The government announcement has shown clearly that the government wants war, not peace, with the people. There is one thing this announcement does not say and which must be said to the people by those deputies they sent to the Duma and who remain faithful to the people’s interests— the government does not say that its announcement signifies an irrevocable and inevitable decision to dissolve the Second Duma without even giving it an opportunity to express the will of the people, to express the needs of the peasants, workers and soldiers, of all working people, and to express anything the people included in the mandates they gave the deputies when they sent them to the Duma.
The Social-Democratic Labour Party has always told the people that the Duma is powerless to give them freedom and land. Those deputies to the Duma who defend the interests of the working class and the peasantry are prepared to devote all their efforts to further those interests, to help the people by announcing the truth in the Duma, by explaining to the many millions of people scattered throughout Russia how harmful is the anti-popular policy pursued by the government, what evil plans against the people the government is elaborating, and which laws and measures it refuses to grant the people.
But Duma deputies and an entire Duma capable of helping the people are meaningless without the people. If Russia has obtained even tiny liberties for a short period, if Russia has been granted popular representation even if only for a brief period, this is only because it has been won by the struggle of the. people, the selfless struggle for liberty by the working class, the peasantry, the soldiers and the sailors.
The government has once again declared war on the people. It has taken a road leading to the dissolution of the Second Duma, to the annulment of the present franchise, to the reversion to the old order of the old Russian autocracy.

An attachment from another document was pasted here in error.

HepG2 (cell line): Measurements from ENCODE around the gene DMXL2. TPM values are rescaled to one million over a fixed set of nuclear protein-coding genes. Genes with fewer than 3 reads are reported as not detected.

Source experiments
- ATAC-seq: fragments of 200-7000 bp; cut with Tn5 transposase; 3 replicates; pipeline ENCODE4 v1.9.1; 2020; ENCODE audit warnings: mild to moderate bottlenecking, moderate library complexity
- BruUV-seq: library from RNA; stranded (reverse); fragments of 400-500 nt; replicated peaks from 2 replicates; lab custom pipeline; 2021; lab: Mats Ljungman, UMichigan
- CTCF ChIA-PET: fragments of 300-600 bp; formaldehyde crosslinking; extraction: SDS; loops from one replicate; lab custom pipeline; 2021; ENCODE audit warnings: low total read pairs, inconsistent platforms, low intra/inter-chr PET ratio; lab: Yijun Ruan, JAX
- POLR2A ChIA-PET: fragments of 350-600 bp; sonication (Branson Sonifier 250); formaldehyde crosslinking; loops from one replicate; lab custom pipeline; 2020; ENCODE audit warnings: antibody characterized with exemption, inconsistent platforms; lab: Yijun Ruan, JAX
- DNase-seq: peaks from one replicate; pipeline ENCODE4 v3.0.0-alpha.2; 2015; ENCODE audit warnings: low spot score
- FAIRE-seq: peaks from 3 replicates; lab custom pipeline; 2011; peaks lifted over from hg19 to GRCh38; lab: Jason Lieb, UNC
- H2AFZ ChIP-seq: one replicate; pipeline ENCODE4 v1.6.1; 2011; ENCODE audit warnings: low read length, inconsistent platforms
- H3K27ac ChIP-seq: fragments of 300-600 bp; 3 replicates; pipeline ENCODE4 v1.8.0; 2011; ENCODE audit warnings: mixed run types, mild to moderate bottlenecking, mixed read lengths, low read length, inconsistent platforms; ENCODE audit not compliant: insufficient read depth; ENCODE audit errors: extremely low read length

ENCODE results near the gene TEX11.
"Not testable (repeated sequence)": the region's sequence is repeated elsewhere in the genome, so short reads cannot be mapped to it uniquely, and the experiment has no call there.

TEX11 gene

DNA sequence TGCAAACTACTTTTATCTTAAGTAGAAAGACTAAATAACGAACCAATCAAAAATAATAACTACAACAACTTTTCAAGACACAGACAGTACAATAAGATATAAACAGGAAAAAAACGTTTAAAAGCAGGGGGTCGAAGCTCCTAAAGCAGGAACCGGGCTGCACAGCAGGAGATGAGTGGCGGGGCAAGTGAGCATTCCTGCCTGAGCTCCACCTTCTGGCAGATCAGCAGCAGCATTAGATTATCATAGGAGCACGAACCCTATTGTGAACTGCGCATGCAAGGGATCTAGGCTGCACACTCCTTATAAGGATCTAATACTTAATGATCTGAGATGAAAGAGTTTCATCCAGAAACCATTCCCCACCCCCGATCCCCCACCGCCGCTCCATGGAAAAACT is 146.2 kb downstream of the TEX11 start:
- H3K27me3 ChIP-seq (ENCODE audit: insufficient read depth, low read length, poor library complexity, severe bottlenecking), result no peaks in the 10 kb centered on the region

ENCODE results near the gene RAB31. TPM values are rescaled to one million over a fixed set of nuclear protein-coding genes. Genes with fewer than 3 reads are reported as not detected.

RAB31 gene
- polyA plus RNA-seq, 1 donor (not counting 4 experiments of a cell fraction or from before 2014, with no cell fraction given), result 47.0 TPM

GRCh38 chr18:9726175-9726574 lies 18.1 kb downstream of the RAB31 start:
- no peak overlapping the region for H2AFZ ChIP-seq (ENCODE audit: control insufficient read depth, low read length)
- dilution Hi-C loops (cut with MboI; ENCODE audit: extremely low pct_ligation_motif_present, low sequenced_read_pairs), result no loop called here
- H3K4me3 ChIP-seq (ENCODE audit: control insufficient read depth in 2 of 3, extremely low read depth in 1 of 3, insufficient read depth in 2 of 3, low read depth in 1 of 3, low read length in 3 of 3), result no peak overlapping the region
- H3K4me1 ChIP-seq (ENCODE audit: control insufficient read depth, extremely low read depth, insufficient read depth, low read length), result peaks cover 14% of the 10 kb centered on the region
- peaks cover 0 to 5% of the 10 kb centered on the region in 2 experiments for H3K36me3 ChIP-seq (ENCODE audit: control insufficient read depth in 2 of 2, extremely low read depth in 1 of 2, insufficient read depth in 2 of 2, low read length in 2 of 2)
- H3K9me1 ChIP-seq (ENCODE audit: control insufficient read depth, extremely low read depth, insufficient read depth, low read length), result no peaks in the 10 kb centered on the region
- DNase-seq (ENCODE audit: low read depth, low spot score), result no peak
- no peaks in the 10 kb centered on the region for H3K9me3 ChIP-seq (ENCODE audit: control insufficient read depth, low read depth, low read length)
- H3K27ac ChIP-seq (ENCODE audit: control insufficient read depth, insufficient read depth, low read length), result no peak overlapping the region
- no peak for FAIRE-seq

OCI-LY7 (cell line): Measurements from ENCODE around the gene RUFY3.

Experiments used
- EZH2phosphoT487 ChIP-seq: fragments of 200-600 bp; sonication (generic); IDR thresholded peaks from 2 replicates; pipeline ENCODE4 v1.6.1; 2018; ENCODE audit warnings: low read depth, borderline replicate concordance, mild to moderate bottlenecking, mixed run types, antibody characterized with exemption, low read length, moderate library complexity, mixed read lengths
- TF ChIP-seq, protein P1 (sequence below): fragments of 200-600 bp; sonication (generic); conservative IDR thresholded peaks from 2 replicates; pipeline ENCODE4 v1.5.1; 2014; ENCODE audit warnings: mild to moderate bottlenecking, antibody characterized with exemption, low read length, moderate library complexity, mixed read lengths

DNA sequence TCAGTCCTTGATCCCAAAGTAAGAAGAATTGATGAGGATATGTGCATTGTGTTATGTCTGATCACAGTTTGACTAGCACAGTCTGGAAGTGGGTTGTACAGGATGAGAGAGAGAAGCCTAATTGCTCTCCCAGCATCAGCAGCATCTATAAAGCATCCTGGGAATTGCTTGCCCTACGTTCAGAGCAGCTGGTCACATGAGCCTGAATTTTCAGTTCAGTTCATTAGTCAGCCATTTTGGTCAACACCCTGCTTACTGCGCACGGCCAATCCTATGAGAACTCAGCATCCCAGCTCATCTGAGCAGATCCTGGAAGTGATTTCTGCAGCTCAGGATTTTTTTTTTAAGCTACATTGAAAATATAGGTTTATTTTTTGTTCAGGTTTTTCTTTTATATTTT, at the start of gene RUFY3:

The deputies of the working class proclaim this to the entire people.
 “Apropos of Stolypin’s Declaration” was the draft of a manifesto by the Social-Democratic group in the Second State Duma, in reply to the government declaration made by P. A. Stolypin, President of the Council of Ministers, on March 6 (19), 1907.
The Social-Democratic group decided to reply at its tenth session to the statement of the government. The following announcement of this was made in the Bolshevik newspaper Novy Luch, No. 7, on February 27, 1907: “At a meeting held on February 26, the question of the action to be taken by the Social-Democratic group on Stolypin’s declaration was discussed. After Stolypin’s declaration it was decided to take separate action, its form not being decided in advance. In the event of the group’s proposal not being accepted, it was decided to support the proposals of revolutionary and oppositional parties”.
Tue draft manifesto, drawn up by Lenin, came up for a preliminary discussion at a meeting of the Social-Democratic Duma group on February 28 (March 13), 1907, and was rejected by the Mensheviks, who were in the majority. In reply to the statement read in the Duma by Stolypin, I. G. Tsereteli, leader of the Social— Democratic Duma group, read the declaration adopted by the Menshevik majority of the group. This declaration was couched in semi-liberal tones, and was a step backward even in comparison with the statement made by the Social-Democratic group in the First Duma. Nothing at all was said of the socialist aims of the proletariat, nor was the demand for a constituent assembly included; the demand for the confiscation of all land was toned down to a formula accept able even to the feudal landowners—“solution of the land question”.